Archive for Tuesday, September 11, 2001

Bob Dylan tips his hand in commercial for new album

September 11, 2001


The scene: a smoky back room full of gamblers playing a tense game of poker. There's a love triangle about to erupt, the possibility of a royal flush and the dealer may be crooked. The players look familiar, and the song in the background sounds like ... Bob Dylan.

And all of a sudden, there he is, playing cards with actor/cardsharps Ricky Jay ("Boogie Nights") and "Dharma and Greg" writer Eddie Gorodetsky. Rock legend Dylan wears a black hat and waits for an ace of hearts in this 30-second commercial promoting his album "Love and Theft," due in stores today.

Set to the tune of "Tweedle Dee & Tweedle Dumb," the first song of the album, the commercial isn't a video but a short film made only for television airplay during programs such as "The Late Show with David Letterman" and on cable networks such as TNT, Comedy Central and MSNBC.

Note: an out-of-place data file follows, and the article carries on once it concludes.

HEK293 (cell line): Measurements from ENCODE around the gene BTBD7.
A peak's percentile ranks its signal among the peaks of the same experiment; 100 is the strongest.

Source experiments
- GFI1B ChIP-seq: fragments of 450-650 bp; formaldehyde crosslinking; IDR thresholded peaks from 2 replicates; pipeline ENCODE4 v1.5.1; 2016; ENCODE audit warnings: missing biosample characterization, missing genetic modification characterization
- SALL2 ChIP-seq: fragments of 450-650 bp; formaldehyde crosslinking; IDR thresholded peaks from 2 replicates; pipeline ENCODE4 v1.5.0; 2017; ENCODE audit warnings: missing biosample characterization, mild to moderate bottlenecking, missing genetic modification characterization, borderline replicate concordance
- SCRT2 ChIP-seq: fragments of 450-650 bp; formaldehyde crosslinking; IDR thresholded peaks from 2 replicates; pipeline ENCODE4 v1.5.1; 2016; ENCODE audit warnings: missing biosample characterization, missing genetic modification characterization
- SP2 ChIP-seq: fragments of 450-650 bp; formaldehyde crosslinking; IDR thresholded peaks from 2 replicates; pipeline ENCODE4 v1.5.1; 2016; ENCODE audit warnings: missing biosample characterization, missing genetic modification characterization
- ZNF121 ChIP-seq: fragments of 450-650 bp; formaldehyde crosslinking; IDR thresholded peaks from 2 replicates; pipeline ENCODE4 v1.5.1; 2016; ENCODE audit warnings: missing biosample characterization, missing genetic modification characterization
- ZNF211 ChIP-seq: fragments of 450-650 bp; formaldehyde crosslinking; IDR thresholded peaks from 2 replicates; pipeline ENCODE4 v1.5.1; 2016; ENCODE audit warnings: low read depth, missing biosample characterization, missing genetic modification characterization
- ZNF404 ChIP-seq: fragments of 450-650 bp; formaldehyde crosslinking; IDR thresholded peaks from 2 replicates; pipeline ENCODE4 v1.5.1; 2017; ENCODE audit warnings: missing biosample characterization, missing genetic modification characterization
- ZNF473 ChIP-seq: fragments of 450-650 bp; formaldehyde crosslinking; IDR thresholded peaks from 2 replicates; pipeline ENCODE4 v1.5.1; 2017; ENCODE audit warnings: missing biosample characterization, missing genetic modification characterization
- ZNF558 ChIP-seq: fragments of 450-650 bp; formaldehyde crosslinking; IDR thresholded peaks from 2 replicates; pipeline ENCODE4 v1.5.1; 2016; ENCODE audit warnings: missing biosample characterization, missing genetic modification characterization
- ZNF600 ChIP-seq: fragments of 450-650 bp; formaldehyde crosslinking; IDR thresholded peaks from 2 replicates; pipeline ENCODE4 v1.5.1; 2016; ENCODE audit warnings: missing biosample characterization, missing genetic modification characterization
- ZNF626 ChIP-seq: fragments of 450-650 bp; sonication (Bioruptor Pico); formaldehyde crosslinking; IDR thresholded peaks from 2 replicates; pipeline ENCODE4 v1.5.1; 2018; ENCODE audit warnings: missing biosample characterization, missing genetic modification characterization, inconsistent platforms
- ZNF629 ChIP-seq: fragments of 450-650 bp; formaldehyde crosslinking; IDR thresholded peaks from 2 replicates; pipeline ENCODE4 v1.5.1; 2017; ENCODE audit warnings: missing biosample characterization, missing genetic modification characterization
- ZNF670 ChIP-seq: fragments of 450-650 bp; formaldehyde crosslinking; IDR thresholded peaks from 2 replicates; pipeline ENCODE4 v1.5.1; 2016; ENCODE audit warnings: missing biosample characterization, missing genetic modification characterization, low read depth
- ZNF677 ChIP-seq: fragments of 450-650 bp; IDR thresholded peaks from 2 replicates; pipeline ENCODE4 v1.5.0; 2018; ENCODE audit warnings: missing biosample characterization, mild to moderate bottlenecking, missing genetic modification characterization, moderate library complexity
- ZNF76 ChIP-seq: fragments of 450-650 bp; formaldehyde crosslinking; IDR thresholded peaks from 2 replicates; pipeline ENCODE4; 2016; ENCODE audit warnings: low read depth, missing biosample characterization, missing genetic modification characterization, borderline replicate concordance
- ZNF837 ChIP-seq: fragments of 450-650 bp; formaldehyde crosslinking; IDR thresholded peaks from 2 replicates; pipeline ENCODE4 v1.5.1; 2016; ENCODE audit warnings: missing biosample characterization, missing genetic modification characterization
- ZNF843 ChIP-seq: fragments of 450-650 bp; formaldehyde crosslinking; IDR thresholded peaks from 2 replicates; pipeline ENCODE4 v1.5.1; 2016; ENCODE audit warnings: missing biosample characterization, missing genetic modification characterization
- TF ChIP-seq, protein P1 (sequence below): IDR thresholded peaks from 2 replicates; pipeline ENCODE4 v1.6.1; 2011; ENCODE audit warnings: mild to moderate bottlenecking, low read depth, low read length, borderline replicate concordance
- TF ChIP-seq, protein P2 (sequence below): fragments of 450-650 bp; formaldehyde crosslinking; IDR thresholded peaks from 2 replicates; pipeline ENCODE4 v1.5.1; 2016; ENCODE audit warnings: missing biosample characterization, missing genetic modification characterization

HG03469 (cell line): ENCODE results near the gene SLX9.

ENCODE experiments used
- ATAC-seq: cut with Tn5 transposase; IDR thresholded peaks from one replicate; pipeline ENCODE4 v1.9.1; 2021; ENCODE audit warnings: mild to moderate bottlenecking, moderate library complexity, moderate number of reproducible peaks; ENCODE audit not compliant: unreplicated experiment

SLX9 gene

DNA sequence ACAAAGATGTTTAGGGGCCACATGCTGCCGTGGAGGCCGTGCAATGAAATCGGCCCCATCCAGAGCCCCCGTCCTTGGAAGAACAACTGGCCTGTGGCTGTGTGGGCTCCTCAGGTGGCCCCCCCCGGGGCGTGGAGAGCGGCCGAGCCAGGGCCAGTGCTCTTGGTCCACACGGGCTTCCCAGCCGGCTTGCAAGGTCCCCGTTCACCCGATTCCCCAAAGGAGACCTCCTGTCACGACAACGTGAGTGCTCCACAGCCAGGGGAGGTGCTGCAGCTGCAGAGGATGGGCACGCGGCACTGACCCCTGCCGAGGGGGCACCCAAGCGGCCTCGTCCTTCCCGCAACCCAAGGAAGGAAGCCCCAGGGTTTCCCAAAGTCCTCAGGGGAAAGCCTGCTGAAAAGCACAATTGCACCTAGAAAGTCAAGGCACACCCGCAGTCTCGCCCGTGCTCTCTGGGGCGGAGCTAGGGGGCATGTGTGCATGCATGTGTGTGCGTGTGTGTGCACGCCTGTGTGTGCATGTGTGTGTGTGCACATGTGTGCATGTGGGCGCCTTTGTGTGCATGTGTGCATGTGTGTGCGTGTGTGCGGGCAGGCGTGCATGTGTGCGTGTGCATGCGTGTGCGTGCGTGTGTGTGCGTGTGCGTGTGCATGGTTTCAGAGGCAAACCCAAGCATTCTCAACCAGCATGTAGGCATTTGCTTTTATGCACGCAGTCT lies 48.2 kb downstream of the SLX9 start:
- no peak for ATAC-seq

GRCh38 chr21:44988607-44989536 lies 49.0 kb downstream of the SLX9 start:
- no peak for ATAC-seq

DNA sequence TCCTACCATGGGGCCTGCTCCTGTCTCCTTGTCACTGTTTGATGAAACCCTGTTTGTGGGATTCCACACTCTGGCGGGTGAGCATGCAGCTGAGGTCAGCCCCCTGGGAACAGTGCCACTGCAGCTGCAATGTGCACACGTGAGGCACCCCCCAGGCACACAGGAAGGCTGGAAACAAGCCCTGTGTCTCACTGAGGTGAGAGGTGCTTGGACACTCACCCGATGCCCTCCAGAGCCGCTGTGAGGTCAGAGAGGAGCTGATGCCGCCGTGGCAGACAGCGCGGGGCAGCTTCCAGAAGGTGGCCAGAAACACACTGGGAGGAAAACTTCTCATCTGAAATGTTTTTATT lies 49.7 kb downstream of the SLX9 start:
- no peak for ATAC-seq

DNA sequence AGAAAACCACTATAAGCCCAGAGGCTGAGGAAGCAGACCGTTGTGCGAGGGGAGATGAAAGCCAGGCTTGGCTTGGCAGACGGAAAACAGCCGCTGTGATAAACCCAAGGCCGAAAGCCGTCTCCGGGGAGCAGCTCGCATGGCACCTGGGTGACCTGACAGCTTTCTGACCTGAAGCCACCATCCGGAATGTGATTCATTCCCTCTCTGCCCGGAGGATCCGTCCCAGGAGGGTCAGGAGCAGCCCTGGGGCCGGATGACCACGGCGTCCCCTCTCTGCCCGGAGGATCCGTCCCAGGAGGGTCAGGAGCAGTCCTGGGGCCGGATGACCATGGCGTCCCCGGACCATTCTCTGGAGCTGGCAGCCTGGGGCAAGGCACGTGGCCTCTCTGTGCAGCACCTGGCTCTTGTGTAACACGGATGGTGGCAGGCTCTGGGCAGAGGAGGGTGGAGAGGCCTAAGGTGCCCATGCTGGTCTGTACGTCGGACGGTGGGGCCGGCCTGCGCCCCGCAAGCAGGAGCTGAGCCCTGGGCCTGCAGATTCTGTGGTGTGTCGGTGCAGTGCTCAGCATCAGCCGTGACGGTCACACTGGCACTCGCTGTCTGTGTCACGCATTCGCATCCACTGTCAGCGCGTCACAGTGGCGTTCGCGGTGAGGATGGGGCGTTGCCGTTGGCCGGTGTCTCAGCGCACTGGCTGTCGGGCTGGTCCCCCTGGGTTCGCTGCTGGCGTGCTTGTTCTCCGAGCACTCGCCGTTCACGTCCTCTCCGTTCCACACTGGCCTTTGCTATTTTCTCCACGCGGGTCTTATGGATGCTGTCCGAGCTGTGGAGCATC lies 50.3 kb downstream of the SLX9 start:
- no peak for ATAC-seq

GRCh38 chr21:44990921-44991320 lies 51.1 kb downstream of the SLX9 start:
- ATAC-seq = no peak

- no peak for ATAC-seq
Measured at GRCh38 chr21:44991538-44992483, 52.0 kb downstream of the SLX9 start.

Directed by Kinka Usher, best known for the feature film "Mystery Men" and his "Godzilla"-meets-Chihuahua spots for Taco Bell, Dylan's commercial was the brainchild of Columbia Record execs looking to reach audiences outside of the cable music channels.

"Bob is not the type of artist where you're gonna run a single up the charts or get a huge amount of video play on VH1 or MTV. He's just not that type of artist. At the same time, you have to let people know the record is coming out," said a Columbia Records spokesman. "You want to come up with something unique and something within the bounds of the artist. To actually go out and shoot a unique commercial spot distinct from a video is unusual in the record business."

Director Usher, who shot the video with Dylan and friends in a single day, sees it as a shift in the way artists are marketed.

"MTV is not really anything but a network now. They don't really run videos anymore, and so I think that whole avenue for record companies is drying up," Usher said.

The poker setting was Dylan's idea, and the folk rock icon only made one request of Usher.

"He said, 'You know, I just don't want it to be corporate.' And I assured him that I wasn't going to do that, I was going to shoot it like a little film. I know he's very happy with it," Usher said.

After the spot premiered on the Internet at on Aug. 28,'s pre-sale orders for the album rocketed the album to No. 1 on its music charts and it has remained within the top five ever since.

The TV spots began running Sept. 3.

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